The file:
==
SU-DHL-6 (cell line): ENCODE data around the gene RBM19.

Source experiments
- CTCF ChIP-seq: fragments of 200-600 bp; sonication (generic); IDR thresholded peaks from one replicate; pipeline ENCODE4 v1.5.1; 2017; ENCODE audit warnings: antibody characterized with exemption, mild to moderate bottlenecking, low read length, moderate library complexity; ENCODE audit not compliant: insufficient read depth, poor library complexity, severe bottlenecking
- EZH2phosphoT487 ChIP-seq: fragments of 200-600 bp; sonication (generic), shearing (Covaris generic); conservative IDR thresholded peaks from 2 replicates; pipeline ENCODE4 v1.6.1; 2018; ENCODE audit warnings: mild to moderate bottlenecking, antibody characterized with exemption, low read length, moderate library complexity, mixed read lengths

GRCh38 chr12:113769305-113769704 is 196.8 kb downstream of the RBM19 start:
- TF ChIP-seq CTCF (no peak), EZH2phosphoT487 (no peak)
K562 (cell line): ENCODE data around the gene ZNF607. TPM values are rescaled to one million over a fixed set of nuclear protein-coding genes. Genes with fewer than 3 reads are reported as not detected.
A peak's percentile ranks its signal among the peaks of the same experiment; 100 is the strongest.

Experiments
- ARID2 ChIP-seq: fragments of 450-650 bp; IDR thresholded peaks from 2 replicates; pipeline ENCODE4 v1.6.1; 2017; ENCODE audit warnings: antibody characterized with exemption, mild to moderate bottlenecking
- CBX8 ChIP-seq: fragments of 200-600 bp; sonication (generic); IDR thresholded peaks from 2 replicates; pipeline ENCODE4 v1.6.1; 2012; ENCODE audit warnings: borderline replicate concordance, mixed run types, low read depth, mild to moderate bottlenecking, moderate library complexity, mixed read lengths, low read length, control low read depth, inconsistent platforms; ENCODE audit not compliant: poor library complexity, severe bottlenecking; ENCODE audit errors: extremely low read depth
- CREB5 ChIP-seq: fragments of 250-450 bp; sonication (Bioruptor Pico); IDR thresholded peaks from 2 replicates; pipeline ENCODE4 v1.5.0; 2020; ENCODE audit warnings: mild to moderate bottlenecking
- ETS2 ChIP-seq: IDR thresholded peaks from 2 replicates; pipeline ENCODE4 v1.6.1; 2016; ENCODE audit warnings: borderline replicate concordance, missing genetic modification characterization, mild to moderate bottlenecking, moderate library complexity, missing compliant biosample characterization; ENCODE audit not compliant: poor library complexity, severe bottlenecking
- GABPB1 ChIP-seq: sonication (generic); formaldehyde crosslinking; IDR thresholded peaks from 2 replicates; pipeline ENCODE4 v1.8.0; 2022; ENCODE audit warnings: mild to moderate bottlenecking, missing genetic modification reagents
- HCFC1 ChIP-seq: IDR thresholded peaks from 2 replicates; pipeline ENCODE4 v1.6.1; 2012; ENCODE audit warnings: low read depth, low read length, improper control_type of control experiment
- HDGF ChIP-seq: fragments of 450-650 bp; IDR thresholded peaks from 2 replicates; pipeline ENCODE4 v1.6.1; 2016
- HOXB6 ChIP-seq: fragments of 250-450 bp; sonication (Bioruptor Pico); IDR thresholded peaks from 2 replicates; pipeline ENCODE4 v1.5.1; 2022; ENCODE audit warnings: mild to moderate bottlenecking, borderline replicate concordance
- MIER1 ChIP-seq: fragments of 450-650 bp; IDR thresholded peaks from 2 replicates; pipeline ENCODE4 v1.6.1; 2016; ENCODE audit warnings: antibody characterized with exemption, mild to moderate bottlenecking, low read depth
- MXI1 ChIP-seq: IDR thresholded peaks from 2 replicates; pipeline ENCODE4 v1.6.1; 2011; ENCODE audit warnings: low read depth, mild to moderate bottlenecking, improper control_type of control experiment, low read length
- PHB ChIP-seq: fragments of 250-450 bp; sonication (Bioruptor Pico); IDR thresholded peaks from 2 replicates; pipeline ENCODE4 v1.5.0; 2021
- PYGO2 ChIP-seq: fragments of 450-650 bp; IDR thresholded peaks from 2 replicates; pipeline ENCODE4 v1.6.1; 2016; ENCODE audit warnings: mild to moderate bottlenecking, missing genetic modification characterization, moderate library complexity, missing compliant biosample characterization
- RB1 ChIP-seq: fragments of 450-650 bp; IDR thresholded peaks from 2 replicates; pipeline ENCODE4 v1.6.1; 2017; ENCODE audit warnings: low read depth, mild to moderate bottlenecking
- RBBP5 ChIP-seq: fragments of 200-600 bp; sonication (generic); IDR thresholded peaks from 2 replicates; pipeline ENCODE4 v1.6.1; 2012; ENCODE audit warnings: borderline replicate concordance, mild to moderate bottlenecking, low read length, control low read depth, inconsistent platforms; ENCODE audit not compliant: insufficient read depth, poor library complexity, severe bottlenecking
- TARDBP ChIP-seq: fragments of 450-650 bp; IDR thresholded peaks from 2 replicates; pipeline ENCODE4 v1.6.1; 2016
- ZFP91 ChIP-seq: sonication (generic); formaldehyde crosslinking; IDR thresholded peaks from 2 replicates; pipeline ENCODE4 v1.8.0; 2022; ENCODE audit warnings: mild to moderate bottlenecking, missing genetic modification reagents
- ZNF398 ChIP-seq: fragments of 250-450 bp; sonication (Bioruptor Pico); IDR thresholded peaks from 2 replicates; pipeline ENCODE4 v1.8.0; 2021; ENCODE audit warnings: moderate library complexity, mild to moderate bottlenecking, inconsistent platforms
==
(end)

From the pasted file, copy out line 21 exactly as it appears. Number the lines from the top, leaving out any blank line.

- PYGO2 ChIP-seq: fragments of 450-650 bp; IDR thresholded peaks from 2 replicates; pipeline ENCODE4 v1.6.1; 2016; ENCODE audit warnings: mild to moderate bottlenecking, missing genetic modification characterization, moderate library complexity, missing compliant biosample characterization